Britain's nuclear weapons can never be made completely safe from cyber attack, raising “serious questions about the longer-term efficacy of the UK nuclear deterrent”, according to a new report from an international security think tank.
The reliance of the UK's Trident nuclear weapons system on numerous computers, complex software and sophisticated coding means it “must be assumed to be vulnerable to interference in some way”, says the report, written by Dr Andrew Futter, Senior Lecturer in International Politics at the University of Leicester, for the European Leadership Network.
The report warns that potential for an enemy to interfere with key computing systems at the procurement or maintenance phase is “clearly a serious issue”. As well as the possibility of disruption of a submarine's missile launch system, reactor, or navigation system, the report points out that many other far more mundane systems which are controlled by computers – such as the fresh water supply or sanitation system – could be targeted to cause “considerable trouble” for the submarine and cause it to return to port and end its patrol prematurely.
Cyber techniques could also be used to interfere with communications to a submarine by jamming or preventing the exchange of information, or “spoofing” the submarines with misleading or incorrect information. The report cites evidence that there have already been attempts to compromise extremely low-frequency radio communications used to send launch approval messages to US nuclear-armed submarines in the past, warning that: “It must be assumed that the same is true for the communications hub for British SSBNs based at Northwood in the Chiltern Hills.”
The biggest challenge, although less catastrophic than other possible scenarios, is the risk that sensitive design or operational secrets, such as discovery of the patrol area used by British submarines, could be stolen by cyber-espionage.
The report concludes that “it will never be possible to say that the UK nuclear deterrent is entirely safe from cyber attack, or that it cannot be compromised or undermined in some other way in the future”. Rigorous testing, security practices, and professionalism “should help mitigate the worse-case cyber scenarios”, but many of the other challenges “will simply have to be managed”.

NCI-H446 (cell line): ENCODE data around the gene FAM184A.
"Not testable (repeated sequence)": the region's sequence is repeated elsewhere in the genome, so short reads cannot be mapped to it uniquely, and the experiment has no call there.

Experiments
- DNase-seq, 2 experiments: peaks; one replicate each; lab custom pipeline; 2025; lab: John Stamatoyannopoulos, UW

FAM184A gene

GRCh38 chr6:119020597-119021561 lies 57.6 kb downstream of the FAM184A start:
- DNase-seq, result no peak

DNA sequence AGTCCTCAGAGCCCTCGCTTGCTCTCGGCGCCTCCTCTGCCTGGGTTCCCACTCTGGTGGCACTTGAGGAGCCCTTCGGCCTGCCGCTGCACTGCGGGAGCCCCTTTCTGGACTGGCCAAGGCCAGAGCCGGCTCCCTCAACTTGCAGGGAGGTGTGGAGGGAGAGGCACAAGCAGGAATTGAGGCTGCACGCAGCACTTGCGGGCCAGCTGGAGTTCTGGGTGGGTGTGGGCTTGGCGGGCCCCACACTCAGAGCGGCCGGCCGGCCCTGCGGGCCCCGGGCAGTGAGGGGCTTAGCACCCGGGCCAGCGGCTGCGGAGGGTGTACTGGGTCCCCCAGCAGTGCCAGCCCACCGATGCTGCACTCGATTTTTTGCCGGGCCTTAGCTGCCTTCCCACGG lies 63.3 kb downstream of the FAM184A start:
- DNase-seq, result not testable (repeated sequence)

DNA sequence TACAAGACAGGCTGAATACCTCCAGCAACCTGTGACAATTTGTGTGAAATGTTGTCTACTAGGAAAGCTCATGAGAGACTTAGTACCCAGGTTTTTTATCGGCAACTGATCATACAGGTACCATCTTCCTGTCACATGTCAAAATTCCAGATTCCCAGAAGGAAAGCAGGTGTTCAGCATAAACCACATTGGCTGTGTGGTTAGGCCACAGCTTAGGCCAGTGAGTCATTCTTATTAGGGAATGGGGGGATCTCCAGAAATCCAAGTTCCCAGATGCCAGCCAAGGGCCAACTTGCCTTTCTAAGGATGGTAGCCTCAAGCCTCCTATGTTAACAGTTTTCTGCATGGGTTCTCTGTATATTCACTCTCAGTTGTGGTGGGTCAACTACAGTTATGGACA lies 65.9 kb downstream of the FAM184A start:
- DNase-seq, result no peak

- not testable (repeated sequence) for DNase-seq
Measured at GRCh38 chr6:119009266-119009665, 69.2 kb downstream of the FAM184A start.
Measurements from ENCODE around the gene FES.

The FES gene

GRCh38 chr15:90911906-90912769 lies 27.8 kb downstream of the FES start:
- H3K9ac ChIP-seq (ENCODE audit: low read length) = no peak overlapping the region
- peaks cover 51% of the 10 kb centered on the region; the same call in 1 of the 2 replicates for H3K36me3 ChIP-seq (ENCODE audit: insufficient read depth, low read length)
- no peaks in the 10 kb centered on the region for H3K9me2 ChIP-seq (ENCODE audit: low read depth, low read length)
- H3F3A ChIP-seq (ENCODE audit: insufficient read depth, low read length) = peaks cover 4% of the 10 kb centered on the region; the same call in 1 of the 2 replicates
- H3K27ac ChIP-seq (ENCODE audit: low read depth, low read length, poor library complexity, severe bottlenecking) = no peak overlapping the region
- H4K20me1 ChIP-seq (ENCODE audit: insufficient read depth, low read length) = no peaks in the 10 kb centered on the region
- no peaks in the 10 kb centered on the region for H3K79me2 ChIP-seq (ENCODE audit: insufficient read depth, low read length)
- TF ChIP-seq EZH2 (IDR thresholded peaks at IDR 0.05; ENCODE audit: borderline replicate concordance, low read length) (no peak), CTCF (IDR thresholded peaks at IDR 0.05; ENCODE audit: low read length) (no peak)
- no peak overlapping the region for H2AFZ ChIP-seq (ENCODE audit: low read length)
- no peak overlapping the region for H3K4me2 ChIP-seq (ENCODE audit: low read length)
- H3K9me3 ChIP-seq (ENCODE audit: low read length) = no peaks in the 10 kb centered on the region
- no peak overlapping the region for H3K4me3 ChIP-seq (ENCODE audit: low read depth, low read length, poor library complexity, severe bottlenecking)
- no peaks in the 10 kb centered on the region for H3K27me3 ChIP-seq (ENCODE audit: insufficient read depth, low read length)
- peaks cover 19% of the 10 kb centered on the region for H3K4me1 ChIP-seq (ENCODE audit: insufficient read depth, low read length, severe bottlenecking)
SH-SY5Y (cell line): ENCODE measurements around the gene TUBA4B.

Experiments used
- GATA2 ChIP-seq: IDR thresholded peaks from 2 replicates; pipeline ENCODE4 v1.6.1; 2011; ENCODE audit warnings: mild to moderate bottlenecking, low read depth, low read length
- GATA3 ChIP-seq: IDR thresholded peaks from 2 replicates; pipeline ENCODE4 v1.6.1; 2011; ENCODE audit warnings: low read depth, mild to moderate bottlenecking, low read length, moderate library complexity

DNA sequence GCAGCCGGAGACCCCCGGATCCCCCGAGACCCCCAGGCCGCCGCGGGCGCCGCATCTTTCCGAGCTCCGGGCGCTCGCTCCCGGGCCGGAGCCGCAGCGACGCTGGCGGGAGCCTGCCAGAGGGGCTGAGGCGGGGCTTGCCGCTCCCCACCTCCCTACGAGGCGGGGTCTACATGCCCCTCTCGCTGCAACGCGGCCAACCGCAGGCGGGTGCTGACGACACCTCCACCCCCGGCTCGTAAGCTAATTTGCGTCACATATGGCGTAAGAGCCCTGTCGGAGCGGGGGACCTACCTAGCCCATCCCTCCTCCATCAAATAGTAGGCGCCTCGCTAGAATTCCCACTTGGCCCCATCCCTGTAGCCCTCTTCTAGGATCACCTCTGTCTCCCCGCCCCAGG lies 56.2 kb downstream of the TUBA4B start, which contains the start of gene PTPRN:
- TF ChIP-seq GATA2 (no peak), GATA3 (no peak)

Former Defence Secretary Lord Des Browne has cautioned that Trident’s effectiveness can no longer be taken as assured. “Cyber attacks are already able to undermine the reliability of our nuclear command, control and communications,” he says. “No longer can we guarantee that the weapons will work as we designed them to do when we reach for them.”
In November 2015 Lord Browne highlighted a US Department of Defense report which warned that the US and its allies “cannot be confident” that their defence systems would be able to survive an “attack from a sophisticated and well-resourced opponent utilising cyber-capabilities in combination with all of their military and intelligence capabilities”.
Browne warned that the UK's nuclear weapons could "be rendered obsolete by hackers" and called for an assessment of the risks involved. He said that the government has an obligation to ensure “that all of the systems of the nuclear deterrent have been assessed end-to-end against cyber attacks to understand possible weak spots and that those weak spots are protected against a high-tier cyber threat”. If they are unable do this “then there is no guarantee that we will have a reliable deterrent or the prime minister will be able to use this system when he needs to reach for it.”
The Ministry of Defence maintains that Trident “remains safe and secure”. A spokesperson said: “Submarines operate in isolation by design, and this contributes to their cyber resilience. We take our responsibility to maintain a credible nuclear deterrent extremely seriously and continually assess the capability of our submarines to ensure their operational effectiveness, including against threats from cyber and unmanned vehicles.”